I used one pan through college. It was $11 and had a wobbly handle, but it got me through more eggs-for-dinner dinners and 9-inch stir-frys than I can count. I threw it away, scratched and weird after a melty plastic spatula incident, when I graduated, and moved to Brooklyn where I now borrow my roommate's lovable but wobbly-handled $11 pan.
The pan is Italian-made and aluminum, with a PFOA-free nonstick coating and a not-too-long handle that you can tighten via a hidden screw should it begin to feel loose. It's heavy enough to feel sturdy, but not so heavy that it was a pain to carry it home on the subway—which I did. During my weekend with the pan, I put it to three tests (a pan-fry, a sauté, and a caramelization) and here's how it fared:
Left, the egg-in-a-hole fries up; right, nary a trace left in the pan post-fry.
Saturday Morning: The Pan-Fry
First things first: a fried egg, the measure of any pan. I dropped a pat of butter into the pan and cranked the gas to medium-high (I like a crispy-edged egg) while I sawed off a piece of bread and cut a hole in the middle. When the butter began to sizzle, in went the bread and the egg. Here's what I noticed:
Unlike with some nonstick pans, the butter began to brown while my egg cooked; and when it was time to flip my egg-in-a-hole—which sometimes requires some crossing of fingers and holding of breath—I just slid the spatula under it and, you know, flipped it. Easy.
It was clear right away that, even on my very slanted stovetop, everything had cooked evenly thanks to the pan’s heaviness and even heat. The pan barely looked like it had been used, without a trace of egg (or even, it seemed, butter) residue.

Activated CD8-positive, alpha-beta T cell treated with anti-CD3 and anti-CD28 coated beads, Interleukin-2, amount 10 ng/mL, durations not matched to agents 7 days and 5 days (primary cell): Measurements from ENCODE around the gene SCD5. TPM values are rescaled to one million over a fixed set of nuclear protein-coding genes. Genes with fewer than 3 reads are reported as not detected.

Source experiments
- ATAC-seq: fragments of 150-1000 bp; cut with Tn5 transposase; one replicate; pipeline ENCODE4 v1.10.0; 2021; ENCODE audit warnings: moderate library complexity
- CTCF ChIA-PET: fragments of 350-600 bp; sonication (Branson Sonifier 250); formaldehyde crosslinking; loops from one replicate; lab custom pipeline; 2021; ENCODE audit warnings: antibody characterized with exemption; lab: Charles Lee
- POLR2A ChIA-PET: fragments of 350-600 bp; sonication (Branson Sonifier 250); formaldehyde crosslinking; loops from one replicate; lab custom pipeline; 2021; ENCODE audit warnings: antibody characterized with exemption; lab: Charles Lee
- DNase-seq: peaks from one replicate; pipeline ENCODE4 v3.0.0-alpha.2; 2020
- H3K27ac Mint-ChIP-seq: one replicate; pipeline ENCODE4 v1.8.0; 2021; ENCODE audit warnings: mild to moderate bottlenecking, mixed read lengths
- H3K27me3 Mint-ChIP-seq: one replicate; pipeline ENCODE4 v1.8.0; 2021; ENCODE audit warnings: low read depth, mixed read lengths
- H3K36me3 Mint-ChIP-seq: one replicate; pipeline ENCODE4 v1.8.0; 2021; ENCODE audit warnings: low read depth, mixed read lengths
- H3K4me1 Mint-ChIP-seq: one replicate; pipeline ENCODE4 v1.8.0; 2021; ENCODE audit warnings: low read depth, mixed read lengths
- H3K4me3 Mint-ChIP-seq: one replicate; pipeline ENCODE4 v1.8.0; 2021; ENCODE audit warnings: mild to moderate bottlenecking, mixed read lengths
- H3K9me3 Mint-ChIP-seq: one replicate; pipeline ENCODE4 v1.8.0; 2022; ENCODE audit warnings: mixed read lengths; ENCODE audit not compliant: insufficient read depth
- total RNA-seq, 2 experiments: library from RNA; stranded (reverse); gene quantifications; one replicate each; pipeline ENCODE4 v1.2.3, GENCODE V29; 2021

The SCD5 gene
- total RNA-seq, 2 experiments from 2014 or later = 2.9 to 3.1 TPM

Same pan, different stove. Metal tongs not pictured.
Sunday Night: The Sauté
On Sunday night, I was slated to visit my friends John and Deirdre for Sunday dinner. I had to test a recipe in addition to the pan, so I loaded everything—the pan and a gallon baggie of marinated green beans—into my purse and walked the 15 minutes to their house. “I have to do this for work,” I told them as I lit the burner on their stove. Like mine, theirs is a gas stove, which was just fine because this pan works equally as well on electric and induction stovetops. You can even put it in the oven (up to 300° F), like a cast iron skillet.
The pan heated up quickly, and I poured the green beans into it, tossing them with John and Deirdre’s metal tongs. Thanks to four layers of extra-durable nonstick coating, metal utensils won’t scratch the pan. This is good for a number of reasons: no need for “please: no metal utensils” notes stuck above the stove (I am admittedly guilty of this), and you can tote a pan to your friends’ house for dinner and not have to worry about whether they’ll have the appropriate cooking spatula or tongs to use with it.
Peaches caramelizing in the early morning light.
Monday Morning: The Caramelization
Bleary-eyed, I rolled out of bed knowing it was time for the pan’s third trial, its second breakfast. I had a heap of the season’s last peaches going south fast, so I set my mind to a quick batch of caramelized peaches. I put the pan over medium-high heat and when it was quite hot, I added sliced peaches, a drizzle of maple syrup, and a little salt.
Caramelization can also be tricky in a nonstick pan, but the syrup bubbled up immediately and the peaches started to take on color. I spooned them warm over yogurt—a very good Monday morning breakfast. And the pan cleaned up almost immediately, the post-caramelization sugar crust needing barely any scrubbing. All I had to do was wipe it out with a sponge.
First photo by Bobbi Lin; all others by the author, who is not a photographer.